December 15, 2016 – Three health information exchanges (HIEs) that are part of a larger pilot to develop and test a “Patient Centered Data Home,” hit a major milestone today and are now successfully exchanging patient health data among their systems and across state lines.
The East Tennessee Health Information Network (etHIN), Indiana Health Information Exchange (IHIE), and Michiana Health Information Network (MHIN) reached an agreement to enable data-sharing among their HIEs, ensuring that a patient’s healthcare record follows them wherever they seek care.
The Patient Centered Data Home (PCDH) Heartland initiative, as this project is called, is the third and largest pilot for the Strategic Health Information Exchange Collaborative (SHIEC), a national trade association for HIEs that is acting as the project lead. The other pilots are already in production.
“This is an exciting first step toward a much larger goal,” said John Kansky, president and CEO of IHIE. “At the completion of this pilot, we’ll be exchanging health information among seven HIEs and across five states.”
Other Heartland partners include Great Lakes Health Connect (Grand Rapids, MI), HealthLinc (Bloomington, IN), the Kentucky Health Information Exchange (Frankfort, KY), and The Health Collaborative (Cincinnati, OH).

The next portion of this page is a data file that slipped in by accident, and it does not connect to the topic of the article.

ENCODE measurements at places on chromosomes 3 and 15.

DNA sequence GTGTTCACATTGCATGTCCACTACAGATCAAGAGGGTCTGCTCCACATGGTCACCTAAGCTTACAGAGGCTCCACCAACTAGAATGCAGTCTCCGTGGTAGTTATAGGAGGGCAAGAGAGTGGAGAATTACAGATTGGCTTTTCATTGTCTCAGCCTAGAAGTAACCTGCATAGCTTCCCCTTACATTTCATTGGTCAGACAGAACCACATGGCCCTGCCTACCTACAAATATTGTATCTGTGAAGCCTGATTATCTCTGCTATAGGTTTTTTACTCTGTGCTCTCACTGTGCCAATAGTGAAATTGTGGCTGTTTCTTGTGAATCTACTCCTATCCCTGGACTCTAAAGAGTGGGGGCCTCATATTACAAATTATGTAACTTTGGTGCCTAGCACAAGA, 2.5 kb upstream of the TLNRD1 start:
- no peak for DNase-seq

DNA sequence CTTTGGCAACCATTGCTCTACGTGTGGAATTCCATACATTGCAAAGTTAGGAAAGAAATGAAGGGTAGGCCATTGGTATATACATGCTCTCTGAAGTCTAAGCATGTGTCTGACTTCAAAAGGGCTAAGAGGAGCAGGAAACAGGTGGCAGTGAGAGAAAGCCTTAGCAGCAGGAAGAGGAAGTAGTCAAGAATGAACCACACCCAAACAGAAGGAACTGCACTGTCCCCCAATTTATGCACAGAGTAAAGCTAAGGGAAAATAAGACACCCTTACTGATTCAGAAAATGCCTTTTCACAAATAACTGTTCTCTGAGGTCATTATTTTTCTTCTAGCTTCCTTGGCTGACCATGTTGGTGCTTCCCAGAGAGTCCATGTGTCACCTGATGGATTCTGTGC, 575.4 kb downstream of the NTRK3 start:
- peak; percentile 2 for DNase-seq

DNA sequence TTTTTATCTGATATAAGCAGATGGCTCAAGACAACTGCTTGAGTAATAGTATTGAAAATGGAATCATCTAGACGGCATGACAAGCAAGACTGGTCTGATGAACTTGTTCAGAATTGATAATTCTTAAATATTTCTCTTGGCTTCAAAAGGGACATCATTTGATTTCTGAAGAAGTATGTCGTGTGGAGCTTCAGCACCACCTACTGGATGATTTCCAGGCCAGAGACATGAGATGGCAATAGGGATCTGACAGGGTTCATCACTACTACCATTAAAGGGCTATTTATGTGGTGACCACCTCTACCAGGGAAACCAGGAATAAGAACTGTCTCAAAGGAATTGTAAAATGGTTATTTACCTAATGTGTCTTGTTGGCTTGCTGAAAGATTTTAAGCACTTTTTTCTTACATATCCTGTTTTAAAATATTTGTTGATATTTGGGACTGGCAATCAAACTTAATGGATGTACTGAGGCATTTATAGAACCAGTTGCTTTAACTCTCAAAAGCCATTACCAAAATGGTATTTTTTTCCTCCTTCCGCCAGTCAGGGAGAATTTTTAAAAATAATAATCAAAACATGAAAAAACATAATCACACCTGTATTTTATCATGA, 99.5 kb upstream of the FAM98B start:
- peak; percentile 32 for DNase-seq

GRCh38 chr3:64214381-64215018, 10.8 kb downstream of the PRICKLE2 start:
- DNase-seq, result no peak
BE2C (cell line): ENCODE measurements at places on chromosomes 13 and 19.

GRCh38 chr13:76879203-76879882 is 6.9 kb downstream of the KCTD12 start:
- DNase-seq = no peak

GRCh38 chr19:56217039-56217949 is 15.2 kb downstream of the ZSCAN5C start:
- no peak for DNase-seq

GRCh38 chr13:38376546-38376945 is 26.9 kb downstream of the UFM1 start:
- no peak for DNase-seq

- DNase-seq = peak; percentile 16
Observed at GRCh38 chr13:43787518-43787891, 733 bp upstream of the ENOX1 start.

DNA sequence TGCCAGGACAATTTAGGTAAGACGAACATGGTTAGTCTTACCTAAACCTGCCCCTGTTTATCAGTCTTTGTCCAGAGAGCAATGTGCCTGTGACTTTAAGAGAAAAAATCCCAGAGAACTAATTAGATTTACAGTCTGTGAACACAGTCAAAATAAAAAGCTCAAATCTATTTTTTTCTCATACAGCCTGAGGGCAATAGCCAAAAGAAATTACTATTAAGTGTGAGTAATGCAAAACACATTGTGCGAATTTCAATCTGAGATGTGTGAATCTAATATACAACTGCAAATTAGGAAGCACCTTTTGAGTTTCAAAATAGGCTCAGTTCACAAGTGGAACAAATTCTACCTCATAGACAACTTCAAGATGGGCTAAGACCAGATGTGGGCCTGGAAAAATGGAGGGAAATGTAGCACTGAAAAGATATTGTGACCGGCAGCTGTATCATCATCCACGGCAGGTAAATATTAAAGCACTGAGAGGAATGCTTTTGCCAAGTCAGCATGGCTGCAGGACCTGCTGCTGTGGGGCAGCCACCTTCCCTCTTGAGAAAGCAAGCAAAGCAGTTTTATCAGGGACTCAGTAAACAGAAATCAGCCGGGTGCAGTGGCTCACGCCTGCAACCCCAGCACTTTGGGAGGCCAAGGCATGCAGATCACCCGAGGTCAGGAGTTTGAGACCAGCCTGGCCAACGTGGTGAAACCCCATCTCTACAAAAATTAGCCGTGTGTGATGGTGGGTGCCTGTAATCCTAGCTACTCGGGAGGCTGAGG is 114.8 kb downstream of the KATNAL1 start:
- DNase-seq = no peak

Each of SHIEC’s PCDH pilots, including the Heartland initiative, is using a standards-based approach to ensure that the PCDH is both cost-effective and scalable and ultimately benefits the patient. Successful implementation will demonstrate that the PCDH can enable HIEs nationwide to seamlessly deliver data across state lines, across health systems, and across referral regions.
“Because of the tourism in East Tennessee, etHIN has medical data on patients from all 50 states and beyond who were treated by an etHIN participant while traveling here,” said Leigh Sterling, Executive Director of etHIN. “The Heartland Project will allow us to notify the patient’s home health information exchange that a patient living there was treated in the etHIN region. Knowing about medical events that occur outside their local area will allow the hometown physicians to build a more complete patient medical record, thus providing more informed care for their patients.”
The approach that HIEs are taking to advance interoperability has some advantages over other approaches. Individually, health information exchanges build robust connections and relationships within the regions they serve. By connecting one HIE region to another, the expanse of interoperability starts to cover the nation.
“Each of our organizations is successfully exchanging healthcare data with providers in our own communities,” said Kelly Hahaj, CEO of MHIN. “It makes sense that the next evolution is to connect our networks to enable a person’s medical information to be available whenever and wherever care occurs, appropriately and securely.”
The 12-month initiative, which is funded by the US Department of Health and Human Services Office of the National Coordinator (ONC), will allow the secure exchange of millions of patient health records, and ultimately result in a more connected Midwest.